As a country experiencing little or no rain and characterized by long periods of drought, Kuwait has indeed benefited from desalination. Formerly, Kuwait invested huge sums of money in trying to locate underground water, albeit with limited success. All drinking water was transported by boat until 1950 when the desalination began. Indeed, water that was deemed useless like the brackish ground water and sea water is now considered to be an alternative source of water in Kuwait (DiPiazza 12).

Investment in river and brackish water desalination improves the poor quality of the water. It has been seen during the Iraqi desalination process on rivers Tigris and Euphrates. They pumped 30 percent of the 310,000m3 per day. Desalination also results in expansion of urban centers. Places that were once deserts turned into beautiful towns as observed in Egypt. In Kuwait, major towns emerged as a result of good water.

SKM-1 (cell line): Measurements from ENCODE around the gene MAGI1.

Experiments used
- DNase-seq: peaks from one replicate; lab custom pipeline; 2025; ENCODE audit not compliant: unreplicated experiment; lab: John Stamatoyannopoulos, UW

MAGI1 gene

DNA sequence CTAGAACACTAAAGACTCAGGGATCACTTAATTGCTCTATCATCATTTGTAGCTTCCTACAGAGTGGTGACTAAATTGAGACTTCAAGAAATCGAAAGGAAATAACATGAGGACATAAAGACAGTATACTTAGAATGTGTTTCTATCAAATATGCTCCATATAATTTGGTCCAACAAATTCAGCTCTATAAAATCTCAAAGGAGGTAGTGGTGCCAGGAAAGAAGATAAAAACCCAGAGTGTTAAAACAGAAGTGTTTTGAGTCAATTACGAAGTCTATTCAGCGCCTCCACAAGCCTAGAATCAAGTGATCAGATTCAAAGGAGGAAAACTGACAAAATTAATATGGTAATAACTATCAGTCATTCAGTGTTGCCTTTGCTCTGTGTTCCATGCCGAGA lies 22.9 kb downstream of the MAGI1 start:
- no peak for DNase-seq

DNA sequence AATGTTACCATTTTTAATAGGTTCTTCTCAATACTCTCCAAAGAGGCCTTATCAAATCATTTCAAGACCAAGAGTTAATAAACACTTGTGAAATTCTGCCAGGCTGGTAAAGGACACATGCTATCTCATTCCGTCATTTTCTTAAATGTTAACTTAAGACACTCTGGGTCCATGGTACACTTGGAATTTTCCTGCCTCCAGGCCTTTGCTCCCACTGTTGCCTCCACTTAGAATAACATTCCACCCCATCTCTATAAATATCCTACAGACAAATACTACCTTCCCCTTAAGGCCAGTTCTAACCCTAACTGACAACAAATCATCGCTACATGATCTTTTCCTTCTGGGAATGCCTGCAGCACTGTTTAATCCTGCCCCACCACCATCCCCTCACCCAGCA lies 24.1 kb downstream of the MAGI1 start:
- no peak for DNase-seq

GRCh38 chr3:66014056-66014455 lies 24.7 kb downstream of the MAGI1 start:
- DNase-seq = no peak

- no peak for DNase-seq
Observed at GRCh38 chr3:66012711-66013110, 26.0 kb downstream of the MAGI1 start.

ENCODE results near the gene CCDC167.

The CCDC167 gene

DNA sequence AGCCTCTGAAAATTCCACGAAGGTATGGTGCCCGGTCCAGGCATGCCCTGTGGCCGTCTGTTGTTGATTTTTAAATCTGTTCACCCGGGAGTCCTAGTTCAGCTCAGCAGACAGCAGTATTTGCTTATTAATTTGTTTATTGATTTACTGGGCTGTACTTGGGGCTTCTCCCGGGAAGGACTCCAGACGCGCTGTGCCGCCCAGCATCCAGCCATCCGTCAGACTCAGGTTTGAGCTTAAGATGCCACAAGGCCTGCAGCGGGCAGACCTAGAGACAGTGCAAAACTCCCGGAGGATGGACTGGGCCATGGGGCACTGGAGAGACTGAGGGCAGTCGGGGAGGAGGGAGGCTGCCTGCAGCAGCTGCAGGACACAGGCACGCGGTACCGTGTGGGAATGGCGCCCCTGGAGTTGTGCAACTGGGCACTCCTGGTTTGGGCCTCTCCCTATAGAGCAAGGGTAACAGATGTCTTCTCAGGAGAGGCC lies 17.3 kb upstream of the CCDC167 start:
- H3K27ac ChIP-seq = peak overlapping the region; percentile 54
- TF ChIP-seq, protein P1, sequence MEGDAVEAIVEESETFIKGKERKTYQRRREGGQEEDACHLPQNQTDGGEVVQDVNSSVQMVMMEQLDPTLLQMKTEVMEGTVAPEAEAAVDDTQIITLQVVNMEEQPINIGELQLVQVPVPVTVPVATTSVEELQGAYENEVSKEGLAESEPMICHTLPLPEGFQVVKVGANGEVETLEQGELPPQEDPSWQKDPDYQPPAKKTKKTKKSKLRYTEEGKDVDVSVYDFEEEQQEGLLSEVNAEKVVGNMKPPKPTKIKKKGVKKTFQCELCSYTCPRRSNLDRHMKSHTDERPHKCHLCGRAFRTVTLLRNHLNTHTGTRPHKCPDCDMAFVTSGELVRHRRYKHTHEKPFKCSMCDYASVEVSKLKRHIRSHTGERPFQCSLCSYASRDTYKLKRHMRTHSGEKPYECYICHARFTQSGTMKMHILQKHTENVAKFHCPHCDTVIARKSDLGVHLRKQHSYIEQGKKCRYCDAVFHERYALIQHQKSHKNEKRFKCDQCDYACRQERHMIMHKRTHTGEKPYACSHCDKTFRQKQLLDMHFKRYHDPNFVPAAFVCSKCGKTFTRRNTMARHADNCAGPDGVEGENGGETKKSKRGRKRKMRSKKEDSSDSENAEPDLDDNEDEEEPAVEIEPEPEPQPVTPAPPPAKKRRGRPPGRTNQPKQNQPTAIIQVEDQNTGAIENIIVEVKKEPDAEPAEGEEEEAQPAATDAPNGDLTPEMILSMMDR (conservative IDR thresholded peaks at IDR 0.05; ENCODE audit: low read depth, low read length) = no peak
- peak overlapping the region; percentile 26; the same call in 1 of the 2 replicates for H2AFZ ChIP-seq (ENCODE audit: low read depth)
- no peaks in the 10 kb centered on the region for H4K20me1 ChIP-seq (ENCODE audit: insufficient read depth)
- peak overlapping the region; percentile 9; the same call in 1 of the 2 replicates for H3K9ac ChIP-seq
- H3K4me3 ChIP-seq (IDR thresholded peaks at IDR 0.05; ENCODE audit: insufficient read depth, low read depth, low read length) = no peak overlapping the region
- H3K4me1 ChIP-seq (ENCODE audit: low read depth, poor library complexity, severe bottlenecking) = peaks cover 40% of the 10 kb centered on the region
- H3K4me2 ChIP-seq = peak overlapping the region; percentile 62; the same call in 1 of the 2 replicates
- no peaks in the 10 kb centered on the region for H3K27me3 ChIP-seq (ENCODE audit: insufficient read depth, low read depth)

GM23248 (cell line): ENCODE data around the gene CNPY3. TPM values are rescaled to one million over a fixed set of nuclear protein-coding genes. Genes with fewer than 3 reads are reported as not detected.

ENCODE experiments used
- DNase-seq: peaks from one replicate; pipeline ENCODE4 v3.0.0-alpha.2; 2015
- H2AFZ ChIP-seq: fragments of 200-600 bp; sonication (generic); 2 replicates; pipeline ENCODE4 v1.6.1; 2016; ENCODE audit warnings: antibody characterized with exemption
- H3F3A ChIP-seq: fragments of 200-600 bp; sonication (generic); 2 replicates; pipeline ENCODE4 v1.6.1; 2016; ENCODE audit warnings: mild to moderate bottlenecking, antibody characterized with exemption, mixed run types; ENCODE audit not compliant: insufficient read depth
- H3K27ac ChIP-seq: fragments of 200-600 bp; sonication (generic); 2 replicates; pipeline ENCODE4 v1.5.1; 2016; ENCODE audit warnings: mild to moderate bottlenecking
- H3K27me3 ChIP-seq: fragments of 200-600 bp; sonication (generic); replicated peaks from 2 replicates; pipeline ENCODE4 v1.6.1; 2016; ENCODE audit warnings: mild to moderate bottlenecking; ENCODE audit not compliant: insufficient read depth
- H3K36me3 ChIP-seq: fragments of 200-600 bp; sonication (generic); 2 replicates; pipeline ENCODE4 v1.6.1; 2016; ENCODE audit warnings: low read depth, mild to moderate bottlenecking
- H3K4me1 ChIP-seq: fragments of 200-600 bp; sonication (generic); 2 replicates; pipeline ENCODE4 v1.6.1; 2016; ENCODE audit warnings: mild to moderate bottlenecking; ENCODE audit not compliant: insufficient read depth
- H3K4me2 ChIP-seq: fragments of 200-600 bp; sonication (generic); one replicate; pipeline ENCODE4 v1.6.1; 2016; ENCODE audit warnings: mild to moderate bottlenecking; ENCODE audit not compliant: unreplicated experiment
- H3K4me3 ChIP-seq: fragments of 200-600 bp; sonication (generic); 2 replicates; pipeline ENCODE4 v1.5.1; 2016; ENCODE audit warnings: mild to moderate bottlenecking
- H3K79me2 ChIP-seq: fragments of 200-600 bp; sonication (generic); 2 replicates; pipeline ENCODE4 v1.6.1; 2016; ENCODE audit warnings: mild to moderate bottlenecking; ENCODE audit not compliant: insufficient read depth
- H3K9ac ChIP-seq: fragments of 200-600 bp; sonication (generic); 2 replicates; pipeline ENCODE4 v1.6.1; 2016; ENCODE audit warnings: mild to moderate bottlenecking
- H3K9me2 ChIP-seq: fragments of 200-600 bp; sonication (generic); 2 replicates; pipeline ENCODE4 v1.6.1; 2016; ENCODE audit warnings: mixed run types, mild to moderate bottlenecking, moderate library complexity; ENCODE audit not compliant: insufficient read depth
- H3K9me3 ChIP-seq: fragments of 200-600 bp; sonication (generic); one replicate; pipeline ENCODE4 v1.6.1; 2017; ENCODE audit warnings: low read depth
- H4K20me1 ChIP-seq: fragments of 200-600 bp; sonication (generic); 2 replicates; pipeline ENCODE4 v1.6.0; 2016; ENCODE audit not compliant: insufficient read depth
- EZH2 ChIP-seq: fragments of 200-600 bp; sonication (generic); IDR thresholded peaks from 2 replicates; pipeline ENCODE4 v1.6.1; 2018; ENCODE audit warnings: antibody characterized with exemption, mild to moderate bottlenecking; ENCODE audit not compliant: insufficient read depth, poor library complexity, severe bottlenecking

Other than supplying water, embracing desalination and installing plants have since created a lot of employment places for the citizens of the GCC countries. In Kuwait, the ministry has approved several companies in a bid to expand the desalination industry and create more employment opportunities for citizens. Lastly, sometimes the desalination process gives a by-product of table salt that is tasty and healthy for the human consumption.